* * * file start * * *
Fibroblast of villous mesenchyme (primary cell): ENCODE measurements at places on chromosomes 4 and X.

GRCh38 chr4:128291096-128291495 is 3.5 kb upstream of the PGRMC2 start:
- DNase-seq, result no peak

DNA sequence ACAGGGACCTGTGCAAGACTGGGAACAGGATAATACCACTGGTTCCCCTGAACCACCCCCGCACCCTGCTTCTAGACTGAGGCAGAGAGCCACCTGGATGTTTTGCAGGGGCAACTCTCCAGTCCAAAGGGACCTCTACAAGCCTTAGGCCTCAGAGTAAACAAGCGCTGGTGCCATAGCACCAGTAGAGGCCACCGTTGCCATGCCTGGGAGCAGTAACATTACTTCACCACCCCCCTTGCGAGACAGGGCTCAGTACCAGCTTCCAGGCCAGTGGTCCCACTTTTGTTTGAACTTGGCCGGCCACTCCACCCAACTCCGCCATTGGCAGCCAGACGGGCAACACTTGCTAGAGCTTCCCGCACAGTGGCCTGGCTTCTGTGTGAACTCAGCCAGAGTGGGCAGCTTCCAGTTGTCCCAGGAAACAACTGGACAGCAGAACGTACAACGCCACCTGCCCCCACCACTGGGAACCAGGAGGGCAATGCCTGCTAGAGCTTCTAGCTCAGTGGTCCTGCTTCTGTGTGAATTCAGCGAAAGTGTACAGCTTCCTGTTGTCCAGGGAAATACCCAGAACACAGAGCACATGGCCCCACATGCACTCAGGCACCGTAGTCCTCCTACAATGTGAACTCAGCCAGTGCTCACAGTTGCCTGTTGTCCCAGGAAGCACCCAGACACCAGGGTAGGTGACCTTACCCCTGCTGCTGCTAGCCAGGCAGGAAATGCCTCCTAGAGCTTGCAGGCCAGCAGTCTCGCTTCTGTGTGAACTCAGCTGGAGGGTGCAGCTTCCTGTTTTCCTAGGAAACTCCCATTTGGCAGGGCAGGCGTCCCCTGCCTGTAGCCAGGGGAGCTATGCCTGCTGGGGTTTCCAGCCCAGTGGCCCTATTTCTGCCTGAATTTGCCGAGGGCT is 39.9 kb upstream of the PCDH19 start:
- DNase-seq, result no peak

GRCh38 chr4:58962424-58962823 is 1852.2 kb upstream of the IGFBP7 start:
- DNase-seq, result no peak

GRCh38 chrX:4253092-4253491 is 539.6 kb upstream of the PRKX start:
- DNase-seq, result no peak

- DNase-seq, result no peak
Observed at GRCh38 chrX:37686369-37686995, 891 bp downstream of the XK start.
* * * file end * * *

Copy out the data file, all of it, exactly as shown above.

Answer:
Fibroblast of villous mesenchyme (primary cell): ENCODE measurements at places on chromosomes 4 and X.

GRCh38 chr4:128291096-128291495 is 3.5 kb upstream of the PGRMC2 start:
- DNase-seq, result no peak

DNA sequence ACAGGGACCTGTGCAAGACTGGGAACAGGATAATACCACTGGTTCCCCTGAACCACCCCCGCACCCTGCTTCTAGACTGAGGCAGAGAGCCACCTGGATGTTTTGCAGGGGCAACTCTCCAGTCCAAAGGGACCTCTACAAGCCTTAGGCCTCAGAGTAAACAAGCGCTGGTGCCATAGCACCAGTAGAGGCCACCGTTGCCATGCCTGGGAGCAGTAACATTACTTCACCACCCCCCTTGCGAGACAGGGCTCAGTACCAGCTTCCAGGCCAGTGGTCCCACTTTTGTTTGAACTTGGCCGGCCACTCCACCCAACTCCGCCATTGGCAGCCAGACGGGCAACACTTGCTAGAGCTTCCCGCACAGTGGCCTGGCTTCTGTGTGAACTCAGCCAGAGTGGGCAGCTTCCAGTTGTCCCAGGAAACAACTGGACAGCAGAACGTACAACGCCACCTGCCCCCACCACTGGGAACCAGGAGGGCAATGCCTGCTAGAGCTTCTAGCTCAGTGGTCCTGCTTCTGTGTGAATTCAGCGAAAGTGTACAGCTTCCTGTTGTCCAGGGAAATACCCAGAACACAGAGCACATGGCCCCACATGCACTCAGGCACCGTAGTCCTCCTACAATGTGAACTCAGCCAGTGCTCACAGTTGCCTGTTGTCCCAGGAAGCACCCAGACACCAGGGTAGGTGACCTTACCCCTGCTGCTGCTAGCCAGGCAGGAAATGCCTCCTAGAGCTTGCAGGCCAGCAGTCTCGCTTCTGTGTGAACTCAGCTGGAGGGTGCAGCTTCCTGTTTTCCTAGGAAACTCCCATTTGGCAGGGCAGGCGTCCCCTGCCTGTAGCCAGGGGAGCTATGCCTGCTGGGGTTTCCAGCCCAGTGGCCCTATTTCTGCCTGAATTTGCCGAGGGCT is 39.9 kb upstream of the PCDH19 start:
- DNase-seq, result no peak

GRCh38 chr4:58962424-58962823 is 1852.2 kb upstream of the IGFBP7 start:
- DNase-seq, result no peak

GRCh38 chrX:4253092-4253491 is 539.6 kb upstream of the PRKX start:
- DNase-seq, result no peak

- DNase-seq, result no peak
Observed at GRCh38 chrX:37686369-37686995, 891 bp downstream of the XK start.